Lifestyle & Culture

Manhattan Masters at Mauritshuis, Royal Christmas Market make Den Haag a posh holiday get-away

Den Haag, Netherlands – Sure, you’ve been there for summer beach fun at Scheveningen. But, for multiple reasons, Christmas is the season to visit Den Haag (The Hague), especially if you’re an expat in the Netherlands or Belgium.

The Passage shopping center (Photo by Cheryl Boyd for Dispatches)

First, Manhattan Masters is at the Mauritshuis, arguably the best boutique museum in Europe, right there with the Marmottan in Paris.

Second, the Den Haag Christmas Market starts on 8 December and goes through 23 December.

Third, this underrated European capital city is just sublime at Christmas. Cozy restaurants, tasteful decorations and all the Old World charm of a wealthy, sophisticated European capital.

Okay, full disclosure – while the Dutch king and royal family live at the Palace Huis ten Bosch in Den Haag, it weirdly is not the capital of the Netherlands (that’s Amsterdam). It is the administrative seat of the government. Don’t ask us. It’s a matter of semantics, so we’re calling Den Haag the de facto capital.

(Another fun fact: Noordeinde Palace, close to the Binnenhof, is a working palace. The offices of King Willem Alexander and Queen Máxima are located there.)

Whatever, Den Haag has an elegant vibe that tourists don’t usually experience. So, there will be no dope-smoking hobos, YouTube influencers or mass tours when you visit, especially now in the dead of winter.

Just great experiences and lots of them.

The Rembrandt self-portrait, part of “Manhattan Masters”

Manhattan Masters at Mauritshuis

The Manhattan Masters exhibition consists of only 10 paintings on loan from the Frick Collection in Manhattan, which is undergoing a renovation. They had to do something with the paintings, so they sent some to the Mauritshuis. But these aren’t just a bunch of rejects from the Frick’s dusty attic. These are some of the defining works of the Dutch Golden Age. Which is fitting because all 10 are by Old Masters, including Rembrandt, and started out here in the Netherlands before American coal baron Henry Clay Frick bought them all up in the late 1800s and early 1900s.

But they haven’t been seen in Europe in more than 100 years.

The star of the show is “Officer and Laughing Girl” by Johannes Vermeer, a native of nearby Delft. The painting gets its own little display niche in a dedicated gallery, which includes a video explaining Frick’s connection to the Mauritshuis.

What’s really interesting – though not all that surprising – is how rapacious Frick and other American Robber Barons of the 19th century were when it came to acquiring Dutch and Flemish masters such as Rembrandt. This made them vulnerable to getting burned despite art experts telling them the pieces weren’t what they thought they were. That includes two paintings in the Manhattan Masters show that Frick was sure were Rembrandts but aren’t.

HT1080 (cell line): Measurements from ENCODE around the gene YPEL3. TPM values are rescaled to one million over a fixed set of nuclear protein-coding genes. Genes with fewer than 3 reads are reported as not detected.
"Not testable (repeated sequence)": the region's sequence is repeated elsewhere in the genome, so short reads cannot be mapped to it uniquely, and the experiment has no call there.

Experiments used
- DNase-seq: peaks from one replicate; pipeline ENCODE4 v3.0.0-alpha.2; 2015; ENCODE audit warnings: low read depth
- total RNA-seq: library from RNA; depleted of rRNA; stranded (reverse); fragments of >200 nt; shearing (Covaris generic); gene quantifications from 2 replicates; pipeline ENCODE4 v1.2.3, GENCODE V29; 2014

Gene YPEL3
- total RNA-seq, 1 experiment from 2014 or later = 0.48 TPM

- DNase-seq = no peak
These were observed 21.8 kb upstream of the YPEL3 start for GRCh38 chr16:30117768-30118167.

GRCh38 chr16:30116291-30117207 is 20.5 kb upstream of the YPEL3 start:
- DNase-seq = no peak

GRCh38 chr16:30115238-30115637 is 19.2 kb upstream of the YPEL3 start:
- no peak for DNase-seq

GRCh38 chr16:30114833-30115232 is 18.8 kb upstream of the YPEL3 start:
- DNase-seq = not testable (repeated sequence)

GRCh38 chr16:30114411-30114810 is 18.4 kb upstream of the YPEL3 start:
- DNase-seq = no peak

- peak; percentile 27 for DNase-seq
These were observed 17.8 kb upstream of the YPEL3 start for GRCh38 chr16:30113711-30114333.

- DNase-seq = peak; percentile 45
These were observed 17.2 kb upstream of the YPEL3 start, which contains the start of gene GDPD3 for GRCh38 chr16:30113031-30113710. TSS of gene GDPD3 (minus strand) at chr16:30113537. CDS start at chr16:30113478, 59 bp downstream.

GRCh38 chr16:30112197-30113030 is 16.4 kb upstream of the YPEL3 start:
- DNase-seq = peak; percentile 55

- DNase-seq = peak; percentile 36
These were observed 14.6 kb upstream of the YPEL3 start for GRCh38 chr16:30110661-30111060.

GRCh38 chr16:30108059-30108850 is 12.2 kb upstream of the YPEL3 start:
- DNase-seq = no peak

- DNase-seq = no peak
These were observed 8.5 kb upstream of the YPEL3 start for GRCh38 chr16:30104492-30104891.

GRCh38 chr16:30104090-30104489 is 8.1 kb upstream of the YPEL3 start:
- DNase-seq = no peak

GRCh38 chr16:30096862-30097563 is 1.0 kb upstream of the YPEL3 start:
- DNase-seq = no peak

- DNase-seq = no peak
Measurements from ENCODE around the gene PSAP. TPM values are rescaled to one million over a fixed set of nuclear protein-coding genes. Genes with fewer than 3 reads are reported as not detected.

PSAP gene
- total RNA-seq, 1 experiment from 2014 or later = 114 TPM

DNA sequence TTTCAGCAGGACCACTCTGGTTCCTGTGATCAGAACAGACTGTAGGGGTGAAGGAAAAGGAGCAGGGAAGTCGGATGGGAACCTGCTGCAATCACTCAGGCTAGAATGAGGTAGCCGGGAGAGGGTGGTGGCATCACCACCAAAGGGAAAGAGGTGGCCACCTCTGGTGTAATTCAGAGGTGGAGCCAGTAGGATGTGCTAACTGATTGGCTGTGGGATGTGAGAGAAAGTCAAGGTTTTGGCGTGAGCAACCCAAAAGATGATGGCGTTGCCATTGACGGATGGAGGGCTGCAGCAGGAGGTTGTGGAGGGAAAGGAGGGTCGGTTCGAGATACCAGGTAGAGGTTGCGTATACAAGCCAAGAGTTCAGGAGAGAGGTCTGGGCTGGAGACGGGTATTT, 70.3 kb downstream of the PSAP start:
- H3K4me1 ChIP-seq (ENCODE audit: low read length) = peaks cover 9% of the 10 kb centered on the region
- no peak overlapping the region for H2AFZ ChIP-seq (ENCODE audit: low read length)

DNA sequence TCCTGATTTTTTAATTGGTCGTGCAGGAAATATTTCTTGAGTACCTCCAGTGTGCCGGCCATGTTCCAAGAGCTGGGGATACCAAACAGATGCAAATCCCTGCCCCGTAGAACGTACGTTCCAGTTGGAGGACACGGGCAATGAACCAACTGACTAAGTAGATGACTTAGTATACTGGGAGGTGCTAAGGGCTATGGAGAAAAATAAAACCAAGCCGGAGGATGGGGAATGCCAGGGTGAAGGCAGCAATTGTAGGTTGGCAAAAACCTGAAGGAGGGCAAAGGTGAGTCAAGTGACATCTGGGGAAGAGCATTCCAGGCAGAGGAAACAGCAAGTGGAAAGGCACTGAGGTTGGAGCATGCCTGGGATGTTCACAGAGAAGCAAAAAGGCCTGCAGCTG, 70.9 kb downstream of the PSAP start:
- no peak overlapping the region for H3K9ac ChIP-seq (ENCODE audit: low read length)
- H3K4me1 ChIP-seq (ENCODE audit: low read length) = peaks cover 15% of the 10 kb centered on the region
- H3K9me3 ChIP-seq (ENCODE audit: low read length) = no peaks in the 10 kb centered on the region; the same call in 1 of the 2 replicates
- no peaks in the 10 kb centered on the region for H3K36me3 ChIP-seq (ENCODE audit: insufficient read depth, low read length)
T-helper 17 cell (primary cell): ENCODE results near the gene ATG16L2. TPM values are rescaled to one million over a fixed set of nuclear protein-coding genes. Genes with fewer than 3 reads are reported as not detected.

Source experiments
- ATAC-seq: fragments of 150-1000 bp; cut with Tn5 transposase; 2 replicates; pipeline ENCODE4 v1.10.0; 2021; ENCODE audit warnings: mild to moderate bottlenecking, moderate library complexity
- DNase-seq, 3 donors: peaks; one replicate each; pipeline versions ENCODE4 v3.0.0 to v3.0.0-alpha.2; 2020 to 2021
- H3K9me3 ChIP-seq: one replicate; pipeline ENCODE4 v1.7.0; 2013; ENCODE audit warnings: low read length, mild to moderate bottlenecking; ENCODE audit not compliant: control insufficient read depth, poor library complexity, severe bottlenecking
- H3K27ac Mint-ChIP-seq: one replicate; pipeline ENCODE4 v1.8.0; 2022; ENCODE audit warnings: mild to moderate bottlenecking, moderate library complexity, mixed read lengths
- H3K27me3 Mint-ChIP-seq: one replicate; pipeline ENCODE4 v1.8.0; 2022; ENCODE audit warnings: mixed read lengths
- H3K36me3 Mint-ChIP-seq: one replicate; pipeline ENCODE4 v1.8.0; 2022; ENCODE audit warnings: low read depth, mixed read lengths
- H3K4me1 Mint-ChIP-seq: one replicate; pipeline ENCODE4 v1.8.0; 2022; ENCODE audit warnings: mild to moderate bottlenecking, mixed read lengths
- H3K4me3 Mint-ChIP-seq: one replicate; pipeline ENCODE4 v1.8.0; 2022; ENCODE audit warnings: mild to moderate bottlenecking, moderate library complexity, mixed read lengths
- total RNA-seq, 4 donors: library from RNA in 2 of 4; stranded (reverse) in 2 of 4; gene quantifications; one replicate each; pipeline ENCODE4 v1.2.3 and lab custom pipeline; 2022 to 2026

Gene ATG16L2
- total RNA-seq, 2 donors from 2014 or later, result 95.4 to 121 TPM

You can write this off to hubris: “I’m rich, so I must be smart.” (Shades of our current crop of Silicon Valley billionaires.) On the other, it’s clear Frick just liked the paintings and was going to acquire anyway them because why not?

He had more money than God.

And that’s how we got the Frick Collection.

Along with “Officer and Laughing Girl,” a Rembrandt self-portrait is worth the price of admission. Now, with that 17.50 euros per person admission, you get the rest of the Mauritshuis, which includes many of the most famous paintings on earth, including Vermeer’s sublime “Girl with a Pearl Earring” and “View of Delft,” Rembrandt’s “Anatomy Lesson of Dr. Nicholaes Tulp.” And don’t forget “The Goldfinch” by Carel Fabritius.

It’s nuts that one small museum has so many magnificent works. To seal the deal, all this is housed in a fantastic old mansion. Life doesn’t get any more glamorous than this.

We were there on an early December Saturday evening and pretty much had the place to ourselves.

Just. Go.

You can get tickets here.

Christmas market

Royal Christmas Fair the Hague starts 8 December and runs through 23 December. This posh Christmas market modestly bill itself as “the Netherlands’ most beautiful Christmas market.” As with most Dutch markets, this is likely to be on a more intimate scale than, say, the mega-markets of Germany and France and with more of an emphasis on high-end food and refreshments, music and arts.

The Christmas market is at the Lange Voorhout in the center of Den Haag. The market is open every day from noon to 9 p.m.

We haven’t been, so we’ll have an update.

Where to stay

We love the B-Apart Hotel, as you can read here. But it’s difficult to book sometimes.

For this one-night adventure, we ended up staying at the Moxy at Muzentoren. This funky hotel shares a huge pickle-shaped building with parent company Marriott’s extended stay hotel. It is a seven-minute walk from the fabulous Binnenhof complex, which includes the Mauritshuis.

We’d stayed in 2021 at the Schiphol Airport Moxy and have to say we liked it better. But we were staying for one night, so it was no big deal. And the Moxy really is the ultimate transient hotel – fun, but there literally is no place to really even unpack. Which is just so us.

We paid 105 euros for one night, and – bargain of the century – €18.50 to park for 24 hours at QPark Muzenplein! We spent another 13 euros each for two breakfasts, which were good, with all sorts of stuff including pastries, eggs and bacon.

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Co-CEO of Dispatches Europe. A former military reporter, I'm a serial expat who has lived in France, Turkey, Germany and the Netherlands.

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